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I need to make a script that automates the following:

  1. Read comma or tab separated values from the input file
  2. Construct a command from them and run it
  3. Get the command output, looks for substrings in it and update the log file based on the existence of a substring

I do this in Windows Server 2008, so I can do this in CMD or PowerShell but I am not sure they provide such possibilities. I can try Perl or C#, but I want to try a minimalistic approach first.

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perl isn't small (minimal) enough? –  geowa4 Sep 25 '09 at 20:12
    
Wrt. 3: which log file, and what kind of updaing? –  Martin v. Löwis Sep 25 '09 at 20:15
    
PowerShell should be able to do anything that can be done in .NET. Whether it's the simplest tool for the task is another question. –  TrueWill Sep 25 '09 at 20:16
1  
You can do this in powershell, and probably with the old nasty CMD language. Run "for /?" and read all about it. –  i_am_jorf Sep 25 '09 at 20:19
    
@jeffamaphone: CMD isn't nasty! It's very elegant and minimalistic scripting language! ;) –  Paulius Oct 14 '09 at 11:35

4 Answers 4

up vote 1 down vote accepted

Minimalistic as far as coding - Perl

Minimalistic as far as installing new software - PowerShell (IIRS W.S.2008 included that?)

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So many answers, and none providing a solution that would meet the requirements...

You didn't say what are the conditions to be checked against each CSV row, and what the CSV would be like, and what the log would be like - so I made it all up... Here's an example in BATCH:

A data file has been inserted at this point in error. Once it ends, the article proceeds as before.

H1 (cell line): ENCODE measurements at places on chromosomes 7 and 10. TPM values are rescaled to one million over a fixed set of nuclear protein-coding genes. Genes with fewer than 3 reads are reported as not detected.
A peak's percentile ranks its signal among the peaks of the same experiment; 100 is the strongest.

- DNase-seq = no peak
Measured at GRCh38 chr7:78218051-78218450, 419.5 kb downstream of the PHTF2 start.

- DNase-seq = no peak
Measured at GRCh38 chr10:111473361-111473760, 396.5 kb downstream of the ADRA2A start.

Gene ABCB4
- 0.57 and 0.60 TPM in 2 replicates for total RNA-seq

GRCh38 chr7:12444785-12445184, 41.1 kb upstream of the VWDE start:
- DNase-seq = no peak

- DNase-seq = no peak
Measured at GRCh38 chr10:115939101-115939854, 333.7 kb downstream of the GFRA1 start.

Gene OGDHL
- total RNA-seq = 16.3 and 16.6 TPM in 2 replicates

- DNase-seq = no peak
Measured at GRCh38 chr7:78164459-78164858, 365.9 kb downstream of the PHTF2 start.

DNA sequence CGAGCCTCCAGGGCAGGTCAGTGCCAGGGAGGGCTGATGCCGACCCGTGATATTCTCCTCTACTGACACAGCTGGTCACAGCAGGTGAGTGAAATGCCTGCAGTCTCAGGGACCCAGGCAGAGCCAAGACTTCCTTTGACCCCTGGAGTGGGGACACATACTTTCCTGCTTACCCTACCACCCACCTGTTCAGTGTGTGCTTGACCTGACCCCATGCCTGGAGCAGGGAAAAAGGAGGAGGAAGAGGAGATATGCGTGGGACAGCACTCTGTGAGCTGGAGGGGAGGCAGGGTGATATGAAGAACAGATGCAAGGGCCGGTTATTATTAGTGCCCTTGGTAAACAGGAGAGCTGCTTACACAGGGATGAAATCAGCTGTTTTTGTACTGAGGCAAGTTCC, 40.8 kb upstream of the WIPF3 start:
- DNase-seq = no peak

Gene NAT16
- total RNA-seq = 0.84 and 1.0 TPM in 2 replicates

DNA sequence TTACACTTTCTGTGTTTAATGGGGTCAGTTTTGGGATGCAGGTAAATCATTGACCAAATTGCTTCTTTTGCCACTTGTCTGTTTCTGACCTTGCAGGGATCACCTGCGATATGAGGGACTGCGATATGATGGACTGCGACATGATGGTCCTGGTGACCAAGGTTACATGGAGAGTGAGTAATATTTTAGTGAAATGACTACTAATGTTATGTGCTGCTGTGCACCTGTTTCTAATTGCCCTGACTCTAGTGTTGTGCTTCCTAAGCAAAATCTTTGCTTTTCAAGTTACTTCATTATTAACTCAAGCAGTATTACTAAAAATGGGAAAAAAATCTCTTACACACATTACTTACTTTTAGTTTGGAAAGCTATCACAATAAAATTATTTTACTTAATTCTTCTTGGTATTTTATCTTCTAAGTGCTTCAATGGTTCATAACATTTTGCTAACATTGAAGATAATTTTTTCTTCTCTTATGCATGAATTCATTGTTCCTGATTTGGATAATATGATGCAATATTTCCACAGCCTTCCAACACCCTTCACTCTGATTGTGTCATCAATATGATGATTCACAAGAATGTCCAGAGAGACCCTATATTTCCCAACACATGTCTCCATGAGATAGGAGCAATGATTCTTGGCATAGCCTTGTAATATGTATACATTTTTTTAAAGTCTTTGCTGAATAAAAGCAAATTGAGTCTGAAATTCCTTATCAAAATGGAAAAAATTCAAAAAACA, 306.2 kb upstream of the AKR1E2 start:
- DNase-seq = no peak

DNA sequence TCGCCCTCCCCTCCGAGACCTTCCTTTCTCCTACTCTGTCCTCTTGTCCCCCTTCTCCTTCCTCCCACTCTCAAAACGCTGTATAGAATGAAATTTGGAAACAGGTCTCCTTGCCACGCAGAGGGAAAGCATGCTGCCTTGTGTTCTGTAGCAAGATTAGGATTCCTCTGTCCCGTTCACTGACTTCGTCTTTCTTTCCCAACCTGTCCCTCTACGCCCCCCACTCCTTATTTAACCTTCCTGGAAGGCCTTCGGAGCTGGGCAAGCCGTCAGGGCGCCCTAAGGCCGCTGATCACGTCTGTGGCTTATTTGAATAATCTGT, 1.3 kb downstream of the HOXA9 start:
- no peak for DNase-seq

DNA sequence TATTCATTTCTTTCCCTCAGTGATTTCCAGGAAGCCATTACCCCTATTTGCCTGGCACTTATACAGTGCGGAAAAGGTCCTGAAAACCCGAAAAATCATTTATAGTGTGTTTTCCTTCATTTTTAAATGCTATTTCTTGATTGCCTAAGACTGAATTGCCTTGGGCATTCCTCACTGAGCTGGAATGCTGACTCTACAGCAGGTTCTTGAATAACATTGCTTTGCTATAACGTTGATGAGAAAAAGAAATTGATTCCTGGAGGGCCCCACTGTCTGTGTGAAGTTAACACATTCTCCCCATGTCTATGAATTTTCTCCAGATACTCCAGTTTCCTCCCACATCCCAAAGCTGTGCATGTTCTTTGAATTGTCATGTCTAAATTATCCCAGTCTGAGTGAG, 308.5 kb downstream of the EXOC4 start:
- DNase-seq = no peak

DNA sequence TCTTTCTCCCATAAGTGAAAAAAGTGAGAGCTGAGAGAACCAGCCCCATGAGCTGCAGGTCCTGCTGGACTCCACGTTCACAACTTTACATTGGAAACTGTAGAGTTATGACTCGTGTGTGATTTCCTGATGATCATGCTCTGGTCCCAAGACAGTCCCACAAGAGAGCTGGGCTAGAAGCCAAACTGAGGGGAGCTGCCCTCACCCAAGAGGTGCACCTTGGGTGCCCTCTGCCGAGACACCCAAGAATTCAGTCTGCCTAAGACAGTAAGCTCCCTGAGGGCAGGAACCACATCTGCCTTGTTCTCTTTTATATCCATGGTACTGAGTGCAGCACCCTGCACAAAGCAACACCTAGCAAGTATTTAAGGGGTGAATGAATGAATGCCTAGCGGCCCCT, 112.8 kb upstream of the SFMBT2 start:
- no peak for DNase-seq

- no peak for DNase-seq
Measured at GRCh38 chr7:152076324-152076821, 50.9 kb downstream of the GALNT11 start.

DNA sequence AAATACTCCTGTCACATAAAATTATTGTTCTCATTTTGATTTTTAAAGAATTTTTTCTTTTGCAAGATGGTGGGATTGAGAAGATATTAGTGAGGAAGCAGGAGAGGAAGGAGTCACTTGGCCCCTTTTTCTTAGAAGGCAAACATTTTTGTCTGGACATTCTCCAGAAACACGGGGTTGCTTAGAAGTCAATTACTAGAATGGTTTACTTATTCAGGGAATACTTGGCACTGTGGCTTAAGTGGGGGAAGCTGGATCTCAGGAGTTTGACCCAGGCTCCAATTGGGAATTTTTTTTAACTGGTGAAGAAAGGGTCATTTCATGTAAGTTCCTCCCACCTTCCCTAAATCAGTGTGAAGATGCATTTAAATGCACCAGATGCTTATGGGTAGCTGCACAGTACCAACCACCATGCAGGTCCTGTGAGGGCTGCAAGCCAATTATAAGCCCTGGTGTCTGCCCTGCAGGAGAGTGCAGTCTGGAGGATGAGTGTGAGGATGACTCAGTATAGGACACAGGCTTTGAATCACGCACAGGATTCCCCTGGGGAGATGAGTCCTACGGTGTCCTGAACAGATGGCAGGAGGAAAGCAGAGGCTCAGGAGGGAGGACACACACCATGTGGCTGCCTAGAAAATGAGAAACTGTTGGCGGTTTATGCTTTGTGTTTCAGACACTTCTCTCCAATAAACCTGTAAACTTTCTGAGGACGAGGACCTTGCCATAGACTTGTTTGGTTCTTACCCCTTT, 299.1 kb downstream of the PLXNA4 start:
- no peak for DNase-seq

@echo off
set csvfile=input.csv
set logfile=output.log


for /F "tokens=1,2,3 delims=," %%a in (%csvfile%) do call :processline "%%a" "%%b" "%%c"
exit /B 0

:processline
    set param=%~3
    set check=%param:um=%
    rem if they are not equal - substring 'um' exists in it.
    if not "$%check%" == "$%param%" (
        rem this passes all params to output.
        rem I'm not calling echo directly here, because there might be symbols, that will confuse CMD at the end of the %*.
        call :output %*>> %logfile%
    )
    exit /B 0

:output
    set colA=%~1
    set colB=%~2
    set colC=%~3
    rem output to log
    echo [%DATE% %TIME%] (%colB%) %colA% %colC%.
    exit /B 0

Here's the example input file that I tested it with:

foo,1,dum
bar,3,dim
baz,15,dirum

And here's the resulting log messages:

[2009-10-14 14:57:35.87] (1) foo dum.
[2009-10-14 14:57:35.89] (15) baz dirum.

I hope this shows clearly, that BATCH is not nasty nor it is hard to use. :P

If you have further question about BATCH - don't be shy, post them all on SO. ;)

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I would recommend going with Python (or Perl if you swing that way). These are very minimal tools to have to install on a machine and add all the functionality you need.

The string handling you describe is unpleasant in any shell (Bash included) unless you are using sed or awk... and that just gets esoteric. In the end you'll retain more hair if you go straight to a scripting language first.

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Perl was called into existence to quickly solve these kind of tasks. It should not take more 20 lines for this particular problem.

It is also really easy to install:

  1. Download ActivePerl (17.7 MB, Perl 5.10.)
  2. Run the installer.
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